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# Introduction to MP

GNU MP is a portable library for arbitrary precision integer and rational number arithmetic.(1) It aims to provide the fastest possible arithmetic for all applications that need more than two words of integer precision.

Most often, applications tend to use just a few words of precision; but some applications may need thousands of words. GNU MP is designed to give good performance for both kinds of applications, by choosing algorithms based on the sizes of the operands.

There are five groups of functions in the MP library:

1. Functions for signed integer arithmetic, with names beginning with `mpz_`.

2. Functions for rational number arithmetic, with names beginning with `mpq_`.

3. Functions compatible with Berkeley MP, such as `itom`, `madd`, and `mult`.

4. Fast low-level functions that operate on natural numbers. These are used by the functions in the preceding groups, and you can also call them directly from very time-critical user programs. These functions' names begin with `mpn_`.

5. Miscellaneous functions.

As a general rule, all MP functions expect output arguments before input arguments. This notation is based on an analogy with the assignment operator. (The BSD MP compatibility functions disobey this rule, having the output argument(s) last.) Multi-precision numbers, whether output or input, are always passed as addresses to the declared type.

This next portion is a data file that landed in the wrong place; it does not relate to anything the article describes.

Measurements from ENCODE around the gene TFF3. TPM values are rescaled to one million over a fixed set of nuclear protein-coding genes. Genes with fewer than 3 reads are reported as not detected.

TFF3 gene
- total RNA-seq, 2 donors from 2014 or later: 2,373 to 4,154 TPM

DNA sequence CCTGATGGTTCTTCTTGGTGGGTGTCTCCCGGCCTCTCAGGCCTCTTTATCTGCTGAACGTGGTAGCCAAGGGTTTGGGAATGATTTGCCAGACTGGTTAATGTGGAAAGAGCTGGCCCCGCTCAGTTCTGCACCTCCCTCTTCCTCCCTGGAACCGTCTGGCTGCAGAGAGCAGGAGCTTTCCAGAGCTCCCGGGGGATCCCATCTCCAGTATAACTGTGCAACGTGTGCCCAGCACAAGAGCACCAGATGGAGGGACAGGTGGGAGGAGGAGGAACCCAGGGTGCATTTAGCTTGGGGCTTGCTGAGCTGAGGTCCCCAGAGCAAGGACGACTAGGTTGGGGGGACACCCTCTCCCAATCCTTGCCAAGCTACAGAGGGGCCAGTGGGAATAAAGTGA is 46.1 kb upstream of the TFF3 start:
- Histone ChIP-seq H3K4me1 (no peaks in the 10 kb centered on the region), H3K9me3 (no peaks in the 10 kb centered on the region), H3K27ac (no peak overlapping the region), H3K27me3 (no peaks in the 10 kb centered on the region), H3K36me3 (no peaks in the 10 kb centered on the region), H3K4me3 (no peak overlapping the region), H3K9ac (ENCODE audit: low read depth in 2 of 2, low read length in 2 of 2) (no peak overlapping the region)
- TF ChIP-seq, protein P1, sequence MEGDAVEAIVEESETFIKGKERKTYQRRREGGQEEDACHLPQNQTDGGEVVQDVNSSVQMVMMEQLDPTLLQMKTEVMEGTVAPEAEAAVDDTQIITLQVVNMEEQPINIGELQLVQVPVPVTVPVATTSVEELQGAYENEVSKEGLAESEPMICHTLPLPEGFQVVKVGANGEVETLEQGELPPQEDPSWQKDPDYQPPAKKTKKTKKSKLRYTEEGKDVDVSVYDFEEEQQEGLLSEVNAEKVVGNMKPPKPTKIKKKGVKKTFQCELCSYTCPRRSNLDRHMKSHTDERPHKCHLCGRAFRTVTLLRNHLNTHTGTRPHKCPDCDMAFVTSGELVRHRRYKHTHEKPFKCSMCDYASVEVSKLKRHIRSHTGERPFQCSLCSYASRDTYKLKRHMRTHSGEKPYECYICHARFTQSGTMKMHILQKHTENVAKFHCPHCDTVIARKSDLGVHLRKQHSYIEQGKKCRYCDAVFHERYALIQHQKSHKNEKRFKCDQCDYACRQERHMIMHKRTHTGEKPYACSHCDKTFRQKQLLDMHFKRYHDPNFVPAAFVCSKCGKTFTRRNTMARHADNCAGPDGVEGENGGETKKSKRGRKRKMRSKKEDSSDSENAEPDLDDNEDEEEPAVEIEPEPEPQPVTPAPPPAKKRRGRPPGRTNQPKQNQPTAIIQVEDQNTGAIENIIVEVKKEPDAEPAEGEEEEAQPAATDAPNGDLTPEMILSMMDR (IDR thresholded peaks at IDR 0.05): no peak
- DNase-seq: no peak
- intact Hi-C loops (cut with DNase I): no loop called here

## Nomenclature and Data Types

In this manual, integer means a multiple precision integer, as used in the MP package. The C data type for such integers is `MP_INT`. For example:

```MP_INT sum;

struct foo { MP_INT x, y; };

MP_INT vec[20];
```

Rational number means a multiple precision fraction. The C data type for these fractions is `MP_RAT`. For example:

```MP_RAT quotient;
```

A limb means the part of a multi-precision number that fits in a single word. (We chose this word because a limb of the human body is analogous to a digit, only larger, and containing several digits.) Normally a limb contains 32 bits.

## Thanks

I would like to thank Gunnar Sjoedin and Hans Riesel for their help with mathematical problems, Richard Stallman for his help with design issues and for revising this manual, Brian Beuning and Doug Lea for their testing of various versions of the library, and Joachim Hollman for his many valuable suggestions.

Special thanks to Brian Beuning, he has shaked out many bugs from early versions of the code!

John Amanatides of York University in Canada contributed the function `mpz_probab_prime_p`.

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